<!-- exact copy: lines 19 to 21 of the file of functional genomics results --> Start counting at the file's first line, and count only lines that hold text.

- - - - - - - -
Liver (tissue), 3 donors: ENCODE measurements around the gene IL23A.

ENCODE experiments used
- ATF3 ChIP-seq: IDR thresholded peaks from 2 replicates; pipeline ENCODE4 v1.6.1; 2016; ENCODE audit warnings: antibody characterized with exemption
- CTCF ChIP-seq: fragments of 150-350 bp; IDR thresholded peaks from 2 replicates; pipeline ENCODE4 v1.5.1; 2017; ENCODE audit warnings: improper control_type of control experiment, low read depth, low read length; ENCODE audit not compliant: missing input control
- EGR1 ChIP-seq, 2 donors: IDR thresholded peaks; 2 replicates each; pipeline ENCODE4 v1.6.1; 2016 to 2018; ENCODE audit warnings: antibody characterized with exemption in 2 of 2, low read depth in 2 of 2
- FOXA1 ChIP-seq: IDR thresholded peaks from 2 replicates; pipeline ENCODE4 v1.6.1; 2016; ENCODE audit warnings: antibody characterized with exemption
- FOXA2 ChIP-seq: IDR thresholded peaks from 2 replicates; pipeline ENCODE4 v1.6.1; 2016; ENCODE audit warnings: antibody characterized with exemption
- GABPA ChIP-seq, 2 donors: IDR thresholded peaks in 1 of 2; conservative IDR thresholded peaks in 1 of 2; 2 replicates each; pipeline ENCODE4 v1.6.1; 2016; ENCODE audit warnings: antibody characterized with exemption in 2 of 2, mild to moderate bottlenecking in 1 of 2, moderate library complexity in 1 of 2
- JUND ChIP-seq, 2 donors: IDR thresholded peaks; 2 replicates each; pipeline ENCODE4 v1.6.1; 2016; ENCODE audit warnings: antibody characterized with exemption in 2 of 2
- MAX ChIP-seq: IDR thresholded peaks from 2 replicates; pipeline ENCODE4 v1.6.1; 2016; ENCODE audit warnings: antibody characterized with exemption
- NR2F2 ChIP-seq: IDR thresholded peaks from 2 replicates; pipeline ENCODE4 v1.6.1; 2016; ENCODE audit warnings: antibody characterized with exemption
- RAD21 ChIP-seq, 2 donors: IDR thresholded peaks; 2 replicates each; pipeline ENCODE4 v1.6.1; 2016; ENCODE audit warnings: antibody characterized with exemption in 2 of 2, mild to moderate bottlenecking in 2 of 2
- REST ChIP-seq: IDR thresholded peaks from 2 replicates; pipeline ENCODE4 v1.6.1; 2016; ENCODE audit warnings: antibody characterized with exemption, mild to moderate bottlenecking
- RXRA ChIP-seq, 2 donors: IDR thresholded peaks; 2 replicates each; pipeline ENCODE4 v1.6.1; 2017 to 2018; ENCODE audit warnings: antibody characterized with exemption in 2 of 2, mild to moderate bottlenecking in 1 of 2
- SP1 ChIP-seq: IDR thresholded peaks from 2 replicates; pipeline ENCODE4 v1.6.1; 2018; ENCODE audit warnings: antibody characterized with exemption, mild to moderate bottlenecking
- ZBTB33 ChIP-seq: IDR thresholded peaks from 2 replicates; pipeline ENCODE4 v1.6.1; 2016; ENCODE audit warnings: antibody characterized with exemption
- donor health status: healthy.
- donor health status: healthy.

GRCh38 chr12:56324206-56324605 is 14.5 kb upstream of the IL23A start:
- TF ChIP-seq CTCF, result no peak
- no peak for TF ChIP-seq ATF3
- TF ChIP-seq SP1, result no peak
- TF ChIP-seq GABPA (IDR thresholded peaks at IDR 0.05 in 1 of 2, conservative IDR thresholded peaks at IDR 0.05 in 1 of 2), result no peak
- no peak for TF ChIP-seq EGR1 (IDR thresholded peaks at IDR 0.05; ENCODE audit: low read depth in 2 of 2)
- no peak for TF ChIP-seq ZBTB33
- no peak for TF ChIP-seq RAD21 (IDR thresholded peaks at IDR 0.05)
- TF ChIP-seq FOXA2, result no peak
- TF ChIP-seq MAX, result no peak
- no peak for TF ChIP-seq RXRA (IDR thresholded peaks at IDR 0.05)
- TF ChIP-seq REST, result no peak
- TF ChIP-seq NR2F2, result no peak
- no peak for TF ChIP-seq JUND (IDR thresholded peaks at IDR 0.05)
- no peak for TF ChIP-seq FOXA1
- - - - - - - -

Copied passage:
GRCh38 chr12:56324206-56324605 is 14.5 kb upstream of the IL23A start:
- TF ChIP-seq CTCF, result no peak
- no peak for TF ChIP-seq ATF3